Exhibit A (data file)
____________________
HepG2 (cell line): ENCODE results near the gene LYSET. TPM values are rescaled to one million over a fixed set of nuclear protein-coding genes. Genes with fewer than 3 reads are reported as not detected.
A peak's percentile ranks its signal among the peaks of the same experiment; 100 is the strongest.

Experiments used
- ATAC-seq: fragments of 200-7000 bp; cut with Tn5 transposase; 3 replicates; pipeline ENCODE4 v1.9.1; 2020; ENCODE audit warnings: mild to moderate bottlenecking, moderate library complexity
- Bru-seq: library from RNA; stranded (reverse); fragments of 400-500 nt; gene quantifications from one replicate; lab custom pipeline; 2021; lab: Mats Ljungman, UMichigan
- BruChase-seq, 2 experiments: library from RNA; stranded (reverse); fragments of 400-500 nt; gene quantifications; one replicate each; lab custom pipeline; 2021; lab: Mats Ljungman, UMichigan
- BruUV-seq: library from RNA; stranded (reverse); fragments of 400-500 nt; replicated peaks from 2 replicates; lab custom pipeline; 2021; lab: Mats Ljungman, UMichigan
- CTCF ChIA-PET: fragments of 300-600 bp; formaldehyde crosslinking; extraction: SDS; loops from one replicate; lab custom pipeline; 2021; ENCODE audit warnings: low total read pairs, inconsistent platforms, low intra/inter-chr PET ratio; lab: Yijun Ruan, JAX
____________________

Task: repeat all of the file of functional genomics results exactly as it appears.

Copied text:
HepG2 (cell line): ENCODE results near the gene LYSET. TPM values are rescaled to one million over a fixed set of nuclear protein-coding genes. Genes with fewer than 3 reads are reported as not detected.
A peak's percentile ranks its signal among the peaks of the same experiment; 100 is the strongest.

Experiments used
- ATAC-seq: fragments of 200-7000 bp; cut with Tn5 transposase; 3 replicates; pipeline ENCODE4 v1.9.1; 2020; ENCODE audit warnings: mild to moderate bottlenecking, moderate library complexity
- Bru-seq: library from RNA; stranded (reverse); fragments of 400-500 nt; gene quantifications from one replicate; lab custom pipeline; 2021; lab: Mats Ljungman, UMichigan
- BruChase-seq, 2 experiments: library from RNA; stranded (reverse); fragments of 400-500 nt; gene quantifications; one replicate each; lab custom pipeline; 2021; lab: Mats Ljungman, UMichigan
- BruUV-seq: library from RNA; stranded (reverse); fragments of 400-500 nt; replicated peaks from 2 replicates; lab custom pipeline; 2021; lab: Mats Ljungman, UMichigan
- CTCF ChIA-PET: fragments of 300-600 bp; formaldehyde crosslinking; extraction: SDS; loops from one replicate; lab custom pipeline; 2021; ENCODE audit warnings: low total read pairs, inconsistent platforms, low intra/inter-chr PET ratio; lab: Yijun Ruan, JAX